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Commonwealth v. Green

Superior Court of Pennsylvania

July 25, 2017

LEVI A. GREEN Appellant

         Appeal from the Judgment of Sentence July 1, 2016 In the Court of Common Pleas of Luzerne County Criminal Division at No(s): CP-40-CR-0000336-2015

          BEFORE: SHOGAN, J., MOULTON, J., and PLATT, J. [*]


          MOULTON, J.

         Levi A. Green appeals from the July 1, 2016 judgment of sentence entered in the Luzerne County Court of Common Pleas following his convictions for possession with intent to deliver a controlled substance ("PWID"), possession of a controlled substance, and possession of drug paraphernalia.[1] We affirm.

         On August 4, 2014, at approximately 4:00 p.m., Pennsylvania State Police Trooper Mark Conrad was conducting radar enforcement on State Route 115 in Bear Creek Township, Luzerne County, which had a speed limit of 45 miles per hour. Trooper Conrad is assigned to the Northwest K-9 Unit and had Astor, a Pennsylvania State Police canine, with him.[2] Trooper Conrad's vehicle was "positioned across from the Bear Creek Charter School near [an] access ramp to the [Pennsylvania] Turnpike." Trial Ct. Op., 10/24/16, at 2 ("1925(a) Op.").

         Trooper Conrad measured the speed of a tan-colored Dodge sedan and obtained a reading of 62 miles per hour. He then activated his emergency lights and stopped the vehicle. When Trooper Conrad approached the vehicle, he noticed that Green, the vehicle's sole occupant, appeared "overly nervous for [a] traffic violation stop, " as Green's "lips and face area around his lips were trembling, and . . . a carotid artery in his neck appeared to be pounding."[3] N.T., 10/13/15, at 10-11.

         Trooper Conrad recognized Green and the vehicle from two prior traffic stops.[4] In the first, Green was an occupant in a different vehicle traveling from Philadelphia. During that stop, Trooper Conrad recovered cocaine and marijuana hidden in the vehicle's engine compartment. In the second, Trooper Conrad stopped the same tan Dodge sedan driven by its owner almost three months before the current stop, and found a hypodermic needle in the vehicle.

         While at the window of the vehicle, [5] Trooper Conrad asked Green for the registration and insurance documents for the vehicle. Green replied that he did not own the car and it was not registered to him. Trooper Conrad then asked Green about his travel plans. Green stated that he was returning from Philadelphia, where he had dropped off his son at approximately 9:00 a.m. Trooper Conrad returned to his vehicle and ran a criminal history check on Green, which showed that Green had a "lengthy criminal history for assault and drug offenses." 1925(a) Op. at 3. Trooper Conrad called for backup, returned to the vehicle, and asked Green to step out.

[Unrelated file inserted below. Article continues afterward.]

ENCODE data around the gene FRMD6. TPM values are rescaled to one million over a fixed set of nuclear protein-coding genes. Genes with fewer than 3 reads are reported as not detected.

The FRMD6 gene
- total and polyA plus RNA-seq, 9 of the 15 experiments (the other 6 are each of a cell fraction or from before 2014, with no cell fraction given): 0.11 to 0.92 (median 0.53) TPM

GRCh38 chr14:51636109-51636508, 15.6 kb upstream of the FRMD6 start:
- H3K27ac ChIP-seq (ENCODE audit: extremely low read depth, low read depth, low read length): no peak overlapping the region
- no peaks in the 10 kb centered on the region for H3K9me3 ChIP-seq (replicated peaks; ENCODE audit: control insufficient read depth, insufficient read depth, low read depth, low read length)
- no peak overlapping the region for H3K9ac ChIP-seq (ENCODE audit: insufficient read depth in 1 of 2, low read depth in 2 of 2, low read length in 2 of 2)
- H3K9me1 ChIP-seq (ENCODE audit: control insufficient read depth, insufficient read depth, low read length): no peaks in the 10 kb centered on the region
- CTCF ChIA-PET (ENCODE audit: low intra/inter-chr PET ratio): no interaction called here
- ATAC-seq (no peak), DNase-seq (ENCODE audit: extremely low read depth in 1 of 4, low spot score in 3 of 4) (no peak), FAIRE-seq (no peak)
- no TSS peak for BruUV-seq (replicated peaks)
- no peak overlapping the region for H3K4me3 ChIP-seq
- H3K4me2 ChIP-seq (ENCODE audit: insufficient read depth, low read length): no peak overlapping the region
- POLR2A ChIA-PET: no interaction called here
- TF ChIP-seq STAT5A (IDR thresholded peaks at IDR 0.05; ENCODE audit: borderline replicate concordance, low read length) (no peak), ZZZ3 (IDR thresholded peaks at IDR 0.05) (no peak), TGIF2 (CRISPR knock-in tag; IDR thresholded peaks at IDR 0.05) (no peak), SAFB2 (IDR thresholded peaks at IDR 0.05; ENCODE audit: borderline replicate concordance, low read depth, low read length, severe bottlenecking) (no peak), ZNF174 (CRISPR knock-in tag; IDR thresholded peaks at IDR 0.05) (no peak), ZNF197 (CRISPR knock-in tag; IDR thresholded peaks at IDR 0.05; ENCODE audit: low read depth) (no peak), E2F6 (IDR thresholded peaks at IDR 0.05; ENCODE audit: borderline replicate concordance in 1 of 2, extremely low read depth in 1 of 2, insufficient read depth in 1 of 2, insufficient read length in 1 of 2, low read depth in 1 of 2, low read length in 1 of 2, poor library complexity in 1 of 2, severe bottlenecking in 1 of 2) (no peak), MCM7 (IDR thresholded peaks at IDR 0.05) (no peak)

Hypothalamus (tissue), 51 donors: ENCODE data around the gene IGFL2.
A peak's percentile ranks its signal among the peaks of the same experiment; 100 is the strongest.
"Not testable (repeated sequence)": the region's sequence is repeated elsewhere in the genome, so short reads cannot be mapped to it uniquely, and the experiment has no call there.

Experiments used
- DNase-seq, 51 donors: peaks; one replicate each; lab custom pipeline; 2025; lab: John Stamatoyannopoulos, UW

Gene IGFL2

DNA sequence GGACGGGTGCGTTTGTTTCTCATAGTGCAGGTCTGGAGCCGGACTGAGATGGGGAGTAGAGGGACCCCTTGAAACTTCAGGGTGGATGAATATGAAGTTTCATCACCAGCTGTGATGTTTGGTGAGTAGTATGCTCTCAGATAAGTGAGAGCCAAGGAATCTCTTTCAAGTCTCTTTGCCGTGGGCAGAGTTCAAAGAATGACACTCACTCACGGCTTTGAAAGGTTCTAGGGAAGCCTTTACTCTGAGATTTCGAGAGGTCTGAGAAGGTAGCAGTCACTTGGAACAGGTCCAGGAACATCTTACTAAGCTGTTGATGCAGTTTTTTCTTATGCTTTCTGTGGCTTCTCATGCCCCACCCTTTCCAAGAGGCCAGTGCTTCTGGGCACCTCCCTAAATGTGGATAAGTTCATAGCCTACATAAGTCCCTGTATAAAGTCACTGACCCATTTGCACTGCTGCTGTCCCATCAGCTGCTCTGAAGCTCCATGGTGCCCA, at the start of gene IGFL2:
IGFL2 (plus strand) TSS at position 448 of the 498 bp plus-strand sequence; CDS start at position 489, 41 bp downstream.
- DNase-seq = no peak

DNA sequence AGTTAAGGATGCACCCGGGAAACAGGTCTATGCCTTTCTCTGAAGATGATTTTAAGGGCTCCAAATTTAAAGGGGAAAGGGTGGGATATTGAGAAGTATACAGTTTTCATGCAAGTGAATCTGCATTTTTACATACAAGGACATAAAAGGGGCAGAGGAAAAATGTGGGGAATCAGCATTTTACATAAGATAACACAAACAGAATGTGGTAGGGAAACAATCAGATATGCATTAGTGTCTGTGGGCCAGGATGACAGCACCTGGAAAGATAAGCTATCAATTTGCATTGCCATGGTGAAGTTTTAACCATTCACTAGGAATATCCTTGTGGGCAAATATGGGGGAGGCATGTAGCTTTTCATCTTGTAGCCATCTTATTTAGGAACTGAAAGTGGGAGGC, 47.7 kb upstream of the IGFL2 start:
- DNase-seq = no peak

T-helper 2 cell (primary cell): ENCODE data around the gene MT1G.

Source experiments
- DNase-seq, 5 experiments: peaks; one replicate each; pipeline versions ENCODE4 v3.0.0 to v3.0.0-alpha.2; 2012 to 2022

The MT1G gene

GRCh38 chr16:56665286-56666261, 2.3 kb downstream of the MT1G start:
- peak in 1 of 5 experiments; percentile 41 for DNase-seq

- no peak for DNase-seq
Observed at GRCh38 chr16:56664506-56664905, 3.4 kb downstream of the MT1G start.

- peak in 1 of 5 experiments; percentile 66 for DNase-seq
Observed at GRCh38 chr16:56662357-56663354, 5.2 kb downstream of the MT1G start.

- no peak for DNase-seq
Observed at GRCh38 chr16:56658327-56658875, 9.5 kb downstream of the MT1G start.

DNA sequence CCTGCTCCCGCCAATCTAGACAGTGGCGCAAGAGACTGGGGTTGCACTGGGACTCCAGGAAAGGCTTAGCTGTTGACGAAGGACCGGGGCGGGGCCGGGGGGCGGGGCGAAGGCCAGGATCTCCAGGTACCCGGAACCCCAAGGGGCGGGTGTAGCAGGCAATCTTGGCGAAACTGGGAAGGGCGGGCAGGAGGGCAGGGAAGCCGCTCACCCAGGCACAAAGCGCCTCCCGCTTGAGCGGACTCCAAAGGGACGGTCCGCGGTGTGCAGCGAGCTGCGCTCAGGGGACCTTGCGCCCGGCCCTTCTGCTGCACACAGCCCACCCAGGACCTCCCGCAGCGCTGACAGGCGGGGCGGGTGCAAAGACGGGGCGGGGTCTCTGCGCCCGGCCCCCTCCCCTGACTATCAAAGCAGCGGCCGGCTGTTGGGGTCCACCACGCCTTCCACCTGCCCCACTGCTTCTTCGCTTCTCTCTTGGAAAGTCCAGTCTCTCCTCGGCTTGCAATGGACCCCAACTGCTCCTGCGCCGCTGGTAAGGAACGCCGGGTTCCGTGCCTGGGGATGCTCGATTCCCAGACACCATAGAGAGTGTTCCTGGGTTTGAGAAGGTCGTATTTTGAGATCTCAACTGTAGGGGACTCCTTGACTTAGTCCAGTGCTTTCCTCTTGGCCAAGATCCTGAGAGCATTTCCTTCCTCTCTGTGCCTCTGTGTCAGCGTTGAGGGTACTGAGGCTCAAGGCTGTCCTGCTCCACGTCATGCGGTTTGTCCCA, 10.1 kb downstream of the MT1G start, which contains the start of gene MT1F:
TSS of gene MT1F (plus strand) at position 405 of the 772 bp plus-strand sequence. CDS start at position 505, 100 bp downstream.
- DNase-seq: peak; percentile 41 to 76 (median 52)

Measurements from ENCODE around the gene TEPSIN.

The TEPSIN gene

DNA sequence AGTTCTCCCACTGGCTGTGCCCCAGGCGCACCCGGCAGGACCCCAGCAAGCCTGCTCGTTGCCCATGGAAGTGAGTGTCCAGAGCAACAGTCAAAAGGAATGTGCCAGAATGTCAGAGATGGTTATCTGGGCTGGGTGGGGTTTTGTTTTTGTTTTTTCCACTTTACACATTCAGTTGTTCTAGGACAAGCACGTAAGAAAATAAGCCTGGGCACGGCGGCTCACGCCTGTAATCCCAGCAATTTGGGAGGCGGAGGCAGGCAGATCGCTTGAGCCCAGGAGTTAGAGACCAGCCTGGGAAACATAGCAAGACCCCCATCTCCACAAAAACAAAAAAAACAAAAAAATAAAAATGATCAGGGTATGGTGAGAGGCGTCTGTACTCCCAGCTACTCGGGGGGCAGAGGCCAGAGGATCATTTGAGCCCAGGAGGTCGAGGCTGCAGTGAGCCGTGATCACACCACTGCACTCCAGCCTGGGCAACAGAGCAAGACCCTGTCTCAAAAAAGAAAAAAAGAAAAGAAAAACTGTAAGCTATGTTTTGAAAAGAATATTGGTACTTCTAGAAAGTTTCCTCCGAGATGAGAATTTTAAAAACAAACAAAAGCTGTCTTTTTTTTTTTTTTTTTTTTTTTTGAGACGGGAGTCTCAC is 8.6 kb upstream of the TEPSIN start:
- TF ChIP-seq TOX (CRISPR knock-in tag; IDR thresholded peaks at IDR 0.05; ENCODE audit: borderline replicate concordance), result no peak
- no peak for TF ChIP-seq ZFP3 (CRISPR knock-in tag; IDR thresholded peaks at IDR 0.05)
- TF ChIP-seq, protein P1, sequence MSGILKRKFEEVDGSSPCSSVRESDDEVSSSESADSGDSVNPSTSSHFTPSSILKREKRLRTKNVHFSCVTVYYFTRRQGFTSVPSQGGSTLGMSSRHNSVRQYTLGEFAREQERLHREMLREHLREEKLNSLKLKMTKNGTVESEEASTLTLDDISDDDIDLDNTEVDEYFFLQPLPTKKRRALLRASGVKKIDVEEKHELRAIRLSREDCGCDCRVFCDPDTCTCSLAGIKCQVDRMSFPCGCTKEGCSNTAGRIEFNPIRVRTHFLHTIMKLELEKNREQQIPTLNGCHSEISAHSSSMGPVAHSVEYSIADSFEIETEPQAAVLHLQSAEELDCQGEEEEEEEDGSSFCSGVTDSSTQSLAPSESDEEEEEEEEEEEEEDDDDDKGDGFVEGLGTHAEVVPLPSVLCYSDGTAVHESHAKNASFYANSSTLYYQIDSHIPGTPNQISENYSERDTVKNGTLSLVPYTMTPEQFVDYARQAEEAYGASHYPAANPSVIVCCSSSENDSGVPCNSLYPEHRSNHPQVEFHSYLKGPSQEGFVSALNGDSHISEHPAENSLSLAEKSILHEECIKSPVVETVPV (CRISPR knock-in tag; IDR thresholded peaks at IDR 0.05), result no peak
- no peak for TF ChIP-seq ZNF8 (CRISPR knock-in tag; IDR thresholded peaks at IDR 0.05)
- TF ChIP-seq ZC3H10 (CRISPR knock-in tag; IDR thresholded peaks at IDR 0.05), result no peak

Suspicious that Green may have been trafficking drugs, Trooper Conrad asked Green to consent to a search of the vehicle.[6] When Green declined, Trooper Conrad deployed Astor. Astor alerted to the odor of narcotics on both the driver and passenger sides of the vehicle. Trooper Conrad then searched the vehicle and found a folded black bag in the engine compartment next to the air filter, located on the passenger side of the vehicle. Inside the black bag, Trooper Conrad discovered three sleeves of heroin, containing 525 packets total.

         On August 17, 2015, Green filed a motion to suppress, arguing that (1) Trooper Conrad had no reasonable suspicion to detain him or to deploy Astor to sniff the vehicle, and (2) Trooper Conrad lacked probable cause to search the vehicle.

         On October 13, 2015, the trial court held a suppression hearing. Trooper Conrad testified on behalf of the Commonwealth, noting that, along with the factual information above, he had been employed by the Pennsylvania State Police for 10 years, had received specialized training in drug investigation and drug interdiction, had been involved in approximately 1, 000 drug investigations, and had been previously qualified as an expert in drug trafficking and highway interdiction. On the Commonwealth's motion, the trial court accepted Trooper Conrad as an expert in drug trafficking and drug interdiction. Trooper Conrad testified that based on: (1) his experience, (2) his prior contacts with Green and the vehicle, (3) Green's nervousness, (4) Green's return from Philadelphia, which is a drug-source city, and (5) Green's use of a third-party vehicle whose owner was not present, he believed that he had reasonable suspicion to deploy Astor.

         On December 23, 2015, the trial court denied Green's motion to suppress. Green proceeded to a jury trial. On May 26, 2016, the jury convicted Green of the aforementioned charges. On July 1, 2016, the trial court sentenced Green to an aggregate term of 1 to 2 years' incarceration followed by 2 years' probation. On July 7, 2016, Green timely filed a notice of appeal.

Green raises three issues on appeal:

I. Whether Trooper Conrad exceeded the scope of the predicate traffic stop of [Green], for allegedly speeding, and then subjected [Green] to an illegal detention that was wholly unsupported by reasonable suspicion that [Green] was engaged in criminal activity or articulable suspicion that [Green] was armed and dangerous?

II. Whether Trooper Conrad conducted an illegal canine sniff of [Green]'s vehicle after the conclusion of the predicate traffic stop and without the requisite reasonable suspicion that [Green] was engaged in criminal activity?

III. Whether Trooper Conrad conducted an illegal warrantless search of ...

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